Monitoring SQL Server on a budget

There’s a lot of tools out there, and very few that are polished, have a good UI, and some reasonable functionality to help monitoring, that don’t cost an arm and a leg. One such tool I’ve recently begun to appreciate is MiniDBA . I was generously provided with a license to evaluate this and continue testing, and have recently had an actual chance to start using it more in my environment. The cost for MiniDBA is one of the most affordable I’ve found for a live monitoring tool with a good UI design (eye candy is critical for monitoring a server as we all know ) At the time of this post’s original date, there is a simple free version for monitoring a single instance on the machine running. This free version is awesome if you have a VM running full-time, as you could have it stay running and monitor the instance you care about. Paying $50 for developer and $100 for Enterprise gives you more flexible management with alerts, multiple servers, and a service to collect the data instead of having to run the GUI app the whole time.

Wait stats are the first place to typically go to when analyzing the delays a server may face. MiniDBA offers a few cool ways of looking at the data, including getting the diff on waits since the point in time you started looking at it, helping isolate the waits that really matter to you right now.


I’d love to see this more extensible/customizable, but it’s a good start. The time “resolved” would also be great when reviewing the history to be able to see how long before an issue was resolved.


Again, some really cool stuff in here. I’d love more customization opportunity to actually expand or customize these as I have a boatload of custom DMV’s for evaluating best practice setup conditions on a SQL server. It would be great to extend this more.


Pretty straightforward, but one plus is it offers ability to view the execution plan for each SPID, potentionally helping save a few steps. Note the execution plans are not shown at the server level “SQL tab”, but at the database level. This reminds me of a less thorough “sp_whoIsActive”.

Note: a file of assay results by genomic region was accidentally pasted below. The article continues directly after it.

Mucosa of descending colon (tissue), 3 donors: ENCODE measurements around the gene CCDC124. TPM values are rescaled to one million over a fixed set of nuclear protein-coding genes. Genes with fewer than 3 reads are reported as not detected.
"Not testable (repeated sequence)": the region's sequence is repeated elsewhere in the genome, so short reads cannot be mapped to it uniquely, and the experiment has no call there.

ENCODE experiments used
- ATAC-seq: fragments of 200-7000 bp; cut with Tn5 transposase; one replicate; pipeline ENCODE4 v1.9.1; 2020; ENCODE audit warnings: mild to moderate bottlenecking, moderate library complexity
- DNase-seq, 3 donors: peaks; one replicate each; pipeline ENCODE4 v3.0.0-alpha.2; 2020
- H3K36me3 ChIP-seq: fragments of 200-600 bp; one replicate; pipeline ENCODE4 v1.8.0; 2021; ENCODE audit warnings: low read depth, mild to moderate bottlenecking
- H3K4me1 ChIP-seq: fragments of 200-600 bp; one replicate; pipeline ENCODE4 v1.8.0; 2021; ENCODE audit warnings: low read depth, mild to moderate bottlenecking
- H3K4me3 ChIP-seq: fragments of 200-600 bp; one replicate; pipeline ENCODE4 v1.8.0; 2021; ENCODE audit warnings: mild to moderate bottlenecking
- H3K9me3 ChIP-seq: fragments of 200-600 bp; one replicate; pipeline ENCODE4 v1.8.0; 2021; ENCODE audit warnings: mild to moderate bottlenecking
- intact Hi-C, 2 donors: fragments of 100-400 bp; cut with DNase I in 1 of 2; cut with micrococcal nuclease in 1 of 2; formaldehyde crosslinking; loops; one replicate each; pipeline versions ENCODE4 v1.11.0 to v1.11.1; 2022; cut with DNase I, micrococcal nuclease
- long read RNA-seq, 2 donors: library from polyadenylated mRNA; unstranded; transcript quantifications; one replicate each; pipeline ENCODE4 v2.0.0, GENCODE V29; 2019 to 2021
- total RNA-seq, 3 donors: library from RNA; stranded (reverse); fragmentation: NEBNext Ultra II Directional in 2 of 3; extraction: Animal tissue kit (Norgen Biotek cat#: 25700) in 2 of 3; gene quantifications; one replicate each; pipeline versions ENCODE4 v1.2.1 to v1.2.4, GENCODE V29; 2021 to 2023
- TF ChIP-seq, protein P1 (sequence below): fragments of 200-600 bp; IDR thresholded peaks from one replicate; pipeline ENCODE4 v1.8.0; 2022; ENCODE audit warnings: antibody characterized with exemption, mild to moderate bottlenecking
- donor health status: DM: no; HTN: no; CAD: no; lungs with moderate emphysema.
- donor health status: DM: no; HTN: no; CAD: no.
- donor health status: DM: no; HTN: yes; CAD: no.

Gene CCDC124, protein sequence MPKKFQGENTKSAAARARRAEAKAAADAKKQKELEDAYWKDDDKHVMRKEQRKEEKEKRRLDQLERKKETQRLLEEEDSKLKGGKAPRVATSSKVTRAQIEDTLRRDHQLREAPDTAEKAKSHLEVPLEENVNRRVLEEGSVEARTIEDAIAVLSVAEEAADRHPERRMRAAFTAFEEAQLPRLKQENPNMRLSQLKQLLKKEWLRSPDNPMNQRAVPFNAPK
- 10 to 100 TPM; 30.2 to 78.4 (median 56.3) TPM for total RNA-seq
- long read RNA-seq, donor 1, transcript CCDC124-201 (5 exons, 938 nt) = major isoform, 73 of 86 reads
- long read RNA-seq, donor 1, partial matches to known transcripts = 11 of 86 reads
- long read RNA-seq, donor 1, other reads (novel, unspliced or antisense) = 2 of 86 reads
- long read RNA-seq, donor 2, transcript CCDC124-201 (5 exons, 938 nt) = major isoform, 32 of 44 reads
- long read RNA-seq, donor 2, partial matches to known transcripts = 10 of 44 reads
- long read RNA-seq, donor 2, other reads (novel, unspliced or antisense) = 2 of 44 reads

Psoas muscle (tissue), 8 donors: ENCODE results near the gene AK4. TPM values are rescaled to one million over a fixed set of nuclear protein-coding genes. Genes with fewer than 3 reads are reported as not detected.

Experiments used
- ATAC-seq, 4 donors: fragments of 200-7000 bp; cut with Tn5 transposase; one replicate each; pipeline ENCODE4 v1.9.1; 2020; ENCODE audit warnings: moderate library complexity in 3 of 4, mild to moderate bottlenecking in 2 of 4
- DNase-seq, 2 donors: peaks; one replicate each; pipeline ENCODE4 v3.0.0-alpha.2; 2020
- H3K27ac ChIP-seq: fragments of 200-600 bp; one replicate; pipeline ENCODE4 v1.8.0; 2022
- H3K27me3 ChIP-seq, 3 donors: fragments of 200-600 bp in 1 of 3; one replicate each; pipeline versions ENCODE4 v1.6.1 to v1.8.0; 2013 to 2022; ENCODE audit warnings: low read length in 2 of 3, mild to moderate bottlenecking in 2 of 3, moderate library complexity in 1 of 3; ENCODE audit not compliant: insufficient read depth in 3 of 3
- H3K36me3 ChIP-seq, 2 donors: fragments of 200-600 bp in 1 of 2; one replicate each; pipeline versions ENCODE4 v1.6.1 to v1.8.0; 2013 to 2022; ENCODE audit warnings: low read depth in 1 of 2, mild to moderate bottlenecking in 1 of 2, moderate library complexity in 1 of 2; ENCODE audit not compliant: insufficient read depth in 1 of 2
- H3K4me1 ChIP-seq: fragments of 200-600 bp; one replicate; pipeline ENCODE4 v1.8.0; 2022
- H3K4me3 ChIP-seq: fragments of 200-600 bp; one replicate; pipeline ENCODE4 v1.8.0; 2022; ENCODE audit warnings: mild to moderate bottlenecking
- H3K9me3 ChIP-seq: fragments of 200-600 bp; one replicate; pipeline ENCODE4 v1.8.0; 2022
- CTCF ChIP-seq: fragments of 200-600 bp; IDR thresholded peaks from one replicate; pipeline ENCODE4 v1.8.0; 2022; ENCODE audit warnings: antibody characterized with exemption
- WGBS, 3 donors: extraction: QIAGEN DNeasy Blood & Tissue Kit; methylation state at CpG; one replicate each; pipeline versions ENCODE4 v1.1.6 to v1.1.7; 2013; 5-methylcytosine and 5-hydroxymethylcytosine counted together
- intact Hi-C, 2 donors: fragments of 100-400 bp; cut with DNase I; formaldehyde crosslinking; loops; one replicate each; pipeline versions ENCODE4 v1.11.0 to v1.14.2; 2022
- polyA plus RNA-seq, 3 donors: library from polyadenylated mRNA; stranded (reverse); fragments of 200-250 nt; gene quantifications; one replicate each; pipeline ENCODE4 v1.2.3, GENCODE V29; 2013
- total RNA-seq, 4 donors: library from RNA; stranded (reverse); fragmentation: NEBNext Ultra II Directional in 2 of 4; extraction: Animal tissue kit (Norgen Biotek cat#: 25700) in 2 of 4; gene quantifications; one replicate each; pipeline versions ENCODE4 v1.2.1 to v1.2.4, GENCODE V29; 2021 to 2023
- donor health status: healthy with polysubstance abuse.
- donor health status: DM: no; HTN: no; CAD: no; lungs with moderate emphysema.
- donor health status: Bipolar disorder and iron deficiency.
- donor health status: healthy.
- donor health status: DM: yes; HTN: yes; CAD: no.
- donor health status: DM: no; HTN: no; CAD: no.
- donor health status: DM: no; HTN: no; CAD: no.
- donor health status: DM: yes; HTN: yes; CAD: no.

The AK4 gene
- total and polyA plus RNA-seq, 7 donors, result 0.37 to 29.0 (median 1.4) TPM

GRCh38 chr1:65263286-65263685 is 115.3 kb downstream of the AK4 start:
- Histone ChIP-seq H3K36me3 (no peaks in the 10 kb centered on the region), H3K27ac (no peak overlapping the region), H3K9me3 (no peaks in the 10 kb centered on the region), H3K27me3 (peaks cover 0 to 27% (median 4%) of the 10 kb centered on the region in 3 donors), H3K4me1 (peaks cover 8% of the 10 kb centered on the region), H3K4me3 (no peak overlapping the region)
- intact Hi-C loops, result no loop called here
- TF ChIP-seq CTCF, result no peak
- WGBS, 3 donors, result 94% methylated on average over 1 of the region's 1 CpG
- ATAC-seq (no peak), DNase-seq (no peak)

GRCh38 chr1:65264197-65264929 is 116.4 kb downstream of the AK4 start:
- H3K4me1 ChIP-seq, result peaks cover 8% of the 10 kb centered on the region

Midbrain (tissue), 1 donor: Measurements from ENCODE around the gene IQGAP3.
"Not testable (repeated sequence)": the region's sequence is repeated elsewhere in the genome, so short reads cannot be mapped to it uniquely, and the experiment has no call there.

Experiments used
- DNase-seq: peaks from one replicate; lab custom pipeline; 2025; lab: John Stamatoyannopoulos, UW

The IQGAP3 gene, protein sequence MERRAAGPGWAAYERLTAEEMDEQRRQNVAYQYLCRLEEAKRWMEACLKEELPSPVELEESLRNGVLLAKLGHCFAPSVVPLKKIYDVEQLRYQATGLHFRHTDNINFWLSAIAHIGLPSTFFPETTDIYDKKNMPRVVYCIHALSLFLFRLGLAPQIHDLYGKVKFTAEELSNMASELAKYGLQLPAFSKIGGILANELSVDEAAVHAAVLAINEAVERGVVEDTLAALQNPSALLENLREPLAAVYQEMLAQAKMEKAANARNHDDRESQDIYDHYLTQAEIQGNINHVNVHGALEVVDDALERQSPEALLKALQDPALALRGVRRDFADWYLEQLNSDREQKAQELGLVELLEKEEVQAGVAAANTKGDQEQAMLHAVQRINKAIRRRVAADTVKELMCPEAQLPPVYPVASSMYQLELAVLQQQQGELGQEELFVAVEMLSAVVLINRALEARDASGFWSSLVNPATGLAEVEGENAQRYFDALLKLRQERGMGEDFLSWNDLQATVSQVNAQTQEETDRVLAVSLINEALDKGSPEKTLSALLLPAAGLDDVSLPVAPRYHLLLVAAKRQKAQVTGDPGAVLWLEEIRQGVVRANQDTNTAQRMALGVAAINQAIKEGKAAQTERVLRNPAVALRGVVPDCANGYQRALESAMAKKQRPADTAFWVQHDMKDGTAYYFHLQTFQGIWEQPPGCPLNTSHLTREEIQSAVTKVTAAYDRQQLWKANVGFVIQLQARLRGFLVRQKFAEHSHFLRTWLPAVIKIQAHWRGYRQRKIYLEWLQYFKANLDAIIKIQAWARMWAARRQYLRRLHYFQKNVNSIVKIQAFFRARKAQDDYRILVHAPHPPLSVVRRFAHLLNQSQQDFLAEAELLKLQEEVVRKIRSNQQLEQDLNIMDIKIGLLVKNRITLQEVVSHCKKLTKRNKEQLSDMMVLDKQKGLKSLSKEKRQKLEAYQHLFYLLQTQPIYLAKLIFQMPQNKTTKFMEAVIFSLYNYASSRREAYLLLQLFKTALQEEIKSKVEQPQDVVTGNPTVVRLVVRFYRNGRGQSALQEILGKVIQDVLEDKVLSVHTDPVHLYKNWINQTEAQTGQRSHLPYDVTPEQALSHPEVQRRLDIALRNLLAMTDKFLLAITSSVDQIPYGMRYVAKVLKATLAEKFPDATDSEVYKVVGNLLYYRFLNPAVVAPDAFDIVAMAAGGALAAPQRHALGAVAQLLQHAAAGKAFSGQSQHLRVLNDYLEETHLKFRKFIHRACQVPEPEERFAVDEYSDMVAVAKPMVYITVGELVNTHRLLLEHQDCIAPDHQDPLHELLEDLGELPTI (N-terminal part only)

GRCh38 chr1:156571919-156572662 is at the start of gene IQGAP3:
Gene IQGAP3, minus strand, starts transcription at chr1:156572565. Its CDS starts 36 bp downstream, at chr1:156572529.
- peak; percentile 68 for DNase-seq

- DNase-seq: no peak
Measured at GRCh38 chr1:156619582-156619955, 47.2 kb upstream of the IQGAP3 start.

There are features to look at like:

  • table sizes
  • index sizes
  • files in the database
  • memory
  • default trace
  • last 3000 transaction log entries
  • locks on objects.

The key of course for a great monitoring tool is not just a bunch of text data thrown at you, but a great visual representation of various facts so you can easily identify something wrong. I think the developer did a great job in providing a useful “dashboard”. I think more customization or ability to look at a point in time more specifically would be great (like SqlSentry offers) but at the same time, the scope of the MiniDBA project seems to focus on simplicity, and not offering so much that it becomes complicated. I’d say for the price, the value is pretty good for a team looking for a simple tool with a few visual ways of looking at the performance, while still giving some active connection monitoring. Again, there’s a lot of other options out there for monitoring, even the built in functionality. But for value, this is a pretty good option, as it seems to focus on simplicity, usability, and not being a $1000+ per server license.



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